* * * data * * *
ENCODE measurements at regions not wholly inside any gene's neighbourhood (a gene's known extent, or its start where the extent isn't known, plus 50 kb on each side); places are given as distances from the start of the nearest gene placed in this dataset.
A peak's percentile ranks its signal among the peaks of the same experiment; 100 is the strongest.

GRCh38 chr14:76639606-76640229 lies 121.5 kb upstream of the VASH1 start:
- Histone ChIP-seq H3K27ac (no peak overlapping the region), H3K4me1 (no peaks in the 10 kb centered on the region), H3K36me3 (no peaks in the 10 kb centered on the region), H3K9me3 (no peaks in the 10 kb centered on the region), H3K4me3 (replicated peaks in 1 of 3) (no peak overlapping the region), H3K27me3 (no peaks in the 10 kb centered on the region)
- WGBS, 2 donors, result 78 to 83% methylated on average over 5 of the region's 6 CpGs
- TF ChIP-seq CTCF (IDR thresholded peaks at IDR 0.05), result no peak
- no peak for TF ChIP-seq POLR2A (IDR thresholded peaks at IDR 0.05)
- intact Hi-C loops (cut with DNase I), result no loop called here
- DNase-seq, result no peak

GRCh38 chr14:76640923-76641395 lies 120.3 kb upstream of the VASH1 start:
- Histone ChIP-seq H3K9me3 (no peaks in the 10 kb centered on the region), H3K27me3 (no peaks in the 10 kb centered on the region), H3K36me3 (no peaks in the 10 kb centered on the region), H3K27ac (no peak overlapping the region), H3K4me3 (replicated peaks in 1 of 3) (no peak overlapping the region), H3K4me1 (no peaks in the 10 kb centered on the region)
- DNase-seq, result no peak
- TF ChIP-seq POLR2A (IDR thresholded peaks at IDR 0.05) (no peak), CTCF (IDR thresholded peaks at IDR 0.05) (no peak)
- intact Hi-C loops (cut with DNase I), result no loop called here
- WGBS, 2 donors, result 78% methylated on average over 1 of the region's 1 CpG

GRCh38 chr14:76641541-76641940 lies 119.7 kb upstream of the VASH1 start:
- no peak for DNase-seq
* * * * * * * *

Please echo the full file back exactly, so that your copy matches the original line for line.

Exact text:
ENCODE measurements at regions not wholly inside any gene's neighbourhood (a gene's known extent, or its start where the extent isn't known, plus 50 kb on each side); places are given as distances from the start of the nearest gene placed in this dataset.
A peak's percentile ranks its signal among the peaks of the same experiment; 100 is the strongest.

GRCh38 chr14:76639606-76640229 lies 121.5 kb upstream of the VASH1 start:
- Histone ChIP-seq H3K27ac (no peak overlapping the region), H3K4me1 (no peaks in the 10 kb centered on the region), H3K36me3 (no peaks in the 10 kb centered on the region), H3K9me3 (no peaks in the 10 kb centered on the region), H3K4me3 (replicated peaks in 1 of 3) (no peak overlapping the region), H3K27me3 (no peaks in the 10 kb centered on the region)
- WGBS, 2 donors, result 78 to 83% methylated on average over 5 of the region's 6 CpGs
- TF ChIP-seq CTCF (IDR thresholded peaks at IDR 0.05), result no peak
- no peak for TF ChIP-seq POLR2A (IDR thresholded peaks at IDR 0.05)
- intact Hi-C loops (cut with DNase I), result no loop called here
- DNase-seq, result no peak

GRCh38 chr14:76640923-76641395 lies 120.3 kb upstream of the VASH1 start:
- Histone ChIP-seq H3K9me3 (no peaks in the 10 kb centered on the region), H3K27me3 (no peaks in the 10 kb centered on the region), H3K36me3 (no peaks in the 10 kb centered on the region), H3K27ac (no peak overlapping the region), H3K4me3 (replicated peaks in 1 of 3) (no peak overlapping the region), H3K4me1 (no peaks in the 10 kb centered on the region)
- DNase-seq, result no peak
- TF ChIP-seq POLR2A (IDR thresholded peaks at IDR 0.05) (no peak), CTCF (IDR thresholded peaks at IDR 0.05) (no peak)
- intact Hi-C loops (cut with DNase I), result no loop called here
- WGBS, 2 donors, result 78% methylated on average over 1 of the region's 1 CpG

GRCh38 chr14:76641541-76641940 lies 119.7 kb upstream of the VASH1 start:
- no peak for DNase-seq